The question comes up — now more than ever. Since I’m marrying a man who is not only younger but has never been married and has no kids of his own… well, the question comes up.

Sooo, you gonna have a baby?

The answer? I honestly don’t know.

Does the idea of having a child with this man who I am madly in love with delight me? Yes. I would love to share that experience with him. See what our love makes. Teach our baby all that we can. Shower him or her with hugs, kisses, and songs. And, for the first time, raise a child with a partner by my side.

Begin it all again.

But then reality kicks in. My age. My daughter’s age (she’s 13 — “mommy, seriously, you and I are both too old to have a baby.”). My career. His career. Did I say my age?

I know you read things like, Halle Berry pregnant at 47, Nicole Kidman at 43, even that Italian lady who got knocked up a 60. And, no, I’m not even close to 60. But I will be when the kid is in high school. EEK. I thought my mom having me at 38 was embarrassing. Now, that’s a number I’d give anything for!

But I admit… I see a baby and my ovaries instantly scream “ME WANT” — like cookie monster when seeing a fresh baked chocolate chip cookie.

I love being a mother. It’s heartbreaking and wonderful, challenging and miraculous, overwhelming, enlightening, exhausting and inspiring.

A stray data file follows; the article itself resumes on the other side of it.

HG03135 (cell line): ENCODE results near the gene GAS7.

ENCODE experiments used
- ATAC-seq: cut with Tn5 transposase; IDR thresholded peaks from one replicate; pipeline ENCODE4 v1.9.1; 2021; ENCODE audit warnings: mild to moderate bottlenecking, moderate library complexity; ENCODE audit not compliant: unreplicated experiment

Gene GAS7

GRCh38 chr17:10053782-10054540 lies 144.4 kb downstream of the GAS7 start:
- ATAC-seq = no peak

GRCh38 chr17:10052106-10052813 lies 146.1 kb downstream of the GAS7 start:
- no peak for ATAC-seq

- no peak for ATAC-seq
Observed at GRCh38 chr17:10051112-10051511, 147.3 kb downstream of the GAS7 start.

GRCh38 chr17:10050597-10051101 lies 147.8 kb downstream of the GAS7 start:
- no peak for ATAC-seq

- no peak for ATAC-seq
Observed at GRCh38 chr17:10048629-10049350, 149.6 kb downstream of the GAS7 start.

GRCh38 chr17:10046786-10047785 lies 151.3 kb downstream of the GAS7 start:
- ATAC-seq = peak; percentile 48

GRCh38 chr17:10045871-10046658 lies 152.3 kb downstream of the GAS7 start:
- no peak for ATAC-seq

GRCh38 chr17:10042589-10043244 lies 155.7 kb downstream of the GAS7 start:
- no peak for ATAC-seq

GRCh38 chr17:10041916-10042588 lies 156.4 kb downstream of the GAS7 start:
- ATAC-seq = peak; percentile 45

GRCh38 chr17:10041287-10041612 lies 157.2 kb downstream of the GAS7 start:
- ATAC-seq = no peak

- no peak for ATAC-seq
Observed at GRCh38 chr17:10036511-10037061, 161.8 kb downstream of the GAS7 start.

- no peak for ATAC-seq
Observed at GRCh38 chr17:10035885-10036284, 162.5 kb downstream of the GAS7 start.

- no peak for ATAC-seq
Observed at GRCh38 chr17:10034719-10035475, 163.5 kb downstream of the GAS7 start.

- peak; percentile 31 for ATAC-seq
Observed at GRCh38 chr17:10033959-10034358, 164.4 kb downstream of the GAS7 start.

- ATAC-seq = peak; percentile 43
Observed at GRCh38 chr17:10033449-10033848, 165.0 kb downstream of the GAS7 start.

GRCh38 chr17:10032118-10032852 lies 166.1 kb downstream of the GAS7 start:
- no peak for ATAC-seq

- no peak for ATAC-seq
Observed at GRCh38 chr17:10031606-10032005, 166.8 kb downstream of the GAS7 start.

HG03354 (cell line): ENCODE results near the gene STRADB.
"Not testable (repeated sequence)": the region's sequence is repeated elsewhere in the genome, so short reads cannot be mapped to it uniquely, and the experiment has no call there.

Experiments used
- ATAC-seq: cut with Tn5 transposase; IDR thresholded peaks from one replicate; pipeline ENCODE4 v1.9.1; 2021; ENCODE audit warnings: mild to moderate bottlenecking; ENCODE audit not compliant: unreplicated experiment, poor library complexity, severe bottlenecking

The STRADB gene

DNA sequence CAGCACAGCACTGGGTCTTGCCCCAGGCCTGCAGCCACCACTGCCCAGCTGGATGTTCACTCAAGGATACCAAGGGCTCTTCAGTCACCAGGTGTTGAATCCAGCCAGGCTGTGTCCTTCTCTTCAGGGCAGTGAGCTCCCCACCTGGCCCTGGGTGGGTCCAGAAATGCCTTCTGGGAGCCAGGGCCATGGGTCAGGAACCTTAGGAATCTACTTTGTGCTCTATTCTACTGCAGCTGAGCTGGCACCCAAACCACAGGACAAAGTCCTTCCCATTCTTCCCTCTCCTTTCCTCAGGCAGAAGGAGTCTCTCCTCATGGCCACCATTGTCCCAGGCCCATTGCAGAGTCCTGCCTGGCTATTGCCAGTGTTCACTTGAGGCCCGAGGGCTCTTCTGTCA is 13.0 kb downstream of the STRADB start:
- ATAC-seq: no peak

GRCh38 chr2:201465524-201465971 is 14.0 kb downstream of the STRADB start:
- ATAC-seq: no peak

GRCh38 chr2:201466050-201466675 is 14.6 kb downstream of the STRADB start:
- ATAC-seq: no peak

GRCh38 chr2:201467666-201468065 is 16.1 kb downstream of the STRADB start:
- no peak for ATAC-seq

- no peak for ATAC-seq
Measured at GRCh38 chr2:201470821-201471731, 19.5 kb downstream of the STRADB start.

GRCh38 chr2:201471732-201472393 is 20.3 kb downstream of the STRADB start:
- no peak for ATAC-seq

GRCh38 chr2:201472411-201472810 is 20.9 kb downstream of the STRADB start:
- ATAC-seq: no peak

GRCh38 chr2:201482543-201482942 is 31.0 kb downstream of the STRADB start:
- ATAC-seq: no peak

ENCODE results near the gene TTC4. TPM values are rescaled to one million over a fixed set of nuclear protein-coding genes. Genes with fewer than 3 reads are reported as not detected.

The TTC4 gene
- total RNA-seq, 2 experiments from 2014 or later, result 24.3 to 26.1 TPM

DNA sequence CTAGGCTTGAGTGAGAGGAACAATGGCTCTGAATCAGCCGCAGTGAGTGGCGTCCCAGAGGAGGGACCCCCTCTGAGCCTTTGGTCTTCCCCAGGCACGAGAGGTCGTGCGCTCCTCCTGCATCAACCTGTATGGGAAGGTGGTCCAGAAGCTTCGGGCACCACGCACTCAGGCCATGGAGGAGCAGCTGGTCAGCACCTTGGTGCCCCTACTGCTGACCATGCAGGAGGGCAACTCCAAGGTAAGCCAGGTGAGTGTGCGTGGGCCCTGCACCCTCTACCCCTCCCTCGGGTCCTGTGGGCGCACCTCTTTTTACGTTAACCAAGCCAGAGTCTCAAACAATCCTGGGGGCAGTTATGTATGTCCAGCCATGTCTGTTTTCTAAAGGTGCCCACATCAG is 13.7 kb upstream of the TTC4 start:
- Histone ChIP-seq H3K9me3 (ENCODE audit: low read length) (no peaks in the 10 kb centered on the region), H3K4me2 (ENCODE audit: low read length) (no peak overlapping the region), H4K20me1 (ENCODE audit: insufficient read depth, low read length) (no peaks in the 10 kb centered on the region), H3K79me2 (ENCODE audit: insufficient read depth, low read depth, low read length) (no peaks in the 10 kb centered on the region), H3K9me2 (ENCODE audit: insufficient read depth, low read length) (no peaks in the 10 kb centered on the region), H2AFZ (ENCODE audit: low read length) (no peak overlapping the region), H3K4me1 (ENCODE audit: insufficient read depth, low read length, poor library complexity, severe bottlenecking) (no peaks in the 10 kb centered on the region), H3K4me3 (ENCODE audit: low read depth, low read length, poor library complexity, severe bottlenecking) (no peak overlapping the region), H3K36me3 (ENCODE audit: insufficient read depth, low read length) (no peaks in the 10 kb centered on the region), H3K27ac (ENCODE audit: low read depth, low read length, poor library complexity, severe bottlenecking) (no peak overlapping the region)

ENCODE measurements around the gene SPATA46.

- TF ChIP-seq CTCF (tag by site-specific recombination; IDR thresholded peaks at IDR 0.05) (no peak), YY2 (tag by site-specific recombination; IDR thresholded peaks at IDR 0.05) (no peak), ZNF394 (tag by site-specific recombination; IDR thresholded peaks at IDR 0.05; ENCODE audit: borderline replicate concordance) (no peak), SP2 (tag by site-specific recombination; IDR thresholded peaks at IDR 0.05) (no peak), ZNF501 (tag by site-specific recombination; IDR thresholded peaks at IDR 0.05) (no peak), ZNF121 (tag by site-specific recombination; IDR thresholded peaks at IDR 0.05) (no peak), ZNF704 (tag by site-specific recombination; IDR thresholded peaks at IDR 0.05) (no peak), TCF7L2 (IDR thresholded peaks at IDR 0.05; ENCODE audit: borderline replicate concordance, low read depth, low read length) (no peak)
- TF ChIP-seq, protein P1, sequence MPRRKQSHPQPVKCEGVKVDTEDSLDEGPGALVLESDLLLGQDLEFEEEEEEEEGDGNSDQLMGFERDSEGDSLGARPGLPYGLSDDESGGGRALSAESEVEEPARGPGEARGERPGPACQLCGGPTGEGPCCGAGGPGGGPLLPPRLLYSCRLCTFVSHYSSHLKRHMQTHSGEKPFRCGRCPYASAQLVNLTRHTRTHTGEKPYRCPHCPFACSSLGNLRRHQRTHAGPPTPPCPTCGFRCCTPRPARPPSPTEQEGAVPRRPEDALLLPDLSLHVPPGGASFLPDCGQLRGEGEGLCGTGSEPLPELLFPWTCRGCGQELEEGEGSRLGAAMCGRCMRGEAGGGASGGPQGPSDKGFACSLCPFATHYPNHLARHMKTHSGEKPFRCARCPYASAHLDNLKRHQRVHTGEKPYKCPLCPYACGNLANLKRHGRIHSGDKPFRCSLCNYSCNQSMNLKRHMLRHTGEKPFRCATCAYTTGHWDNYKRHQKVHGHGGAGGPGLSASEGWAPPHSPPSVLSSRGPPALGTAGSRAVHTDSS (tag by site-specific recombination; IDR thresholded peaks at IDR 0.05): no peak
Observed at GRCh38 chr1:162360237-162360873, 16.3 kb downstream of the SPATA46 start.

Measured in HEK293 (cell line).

With every new shoe size my daughter grows into the ache of her no longer being a baby grows in me. It is all going so fast. I look at pictures of her taken only a year ago and see how much older she already is. I look at videos of her learning the alphabet and cry. I clean her room and find a stuffed animal she had in her crib and have to smell it.

I know! It’s creepy!

And then something totally new and unexpected happened. I bought a new car and couldn’t wait to give my daughter a ride. But instead of getting in the back seat like she’s been doing her entire life my daughter chose to get in front. Now, she’s been old enough and tall enough and weighed enough to sit in the front passenger seat for awhile but she just never did. She always climbed in the back.  For 13 years we have looked at each other and talked and sang and laughed through the rear view mirror. Our drives. Our time. Baby in back.

So, when she got in the front seat and looked at me like, it’s time mama. Is it okay? All I could do was smile, take her hand, take her in, and take joy in watching her as she fiddled with the radio station and looked at herself in the side mirror.

Just like I did when I was a teenager.

There’s no baby in the back seat anymore. She’s now sitting by my side. And, one day, she’ll be in the driver’s seat. It’s the heartbreak of being a parent… letting them grow and go.

But when I look in the rear view mirror I think, maybe… maybe there will be a baby there again. Wouldn’t that be something.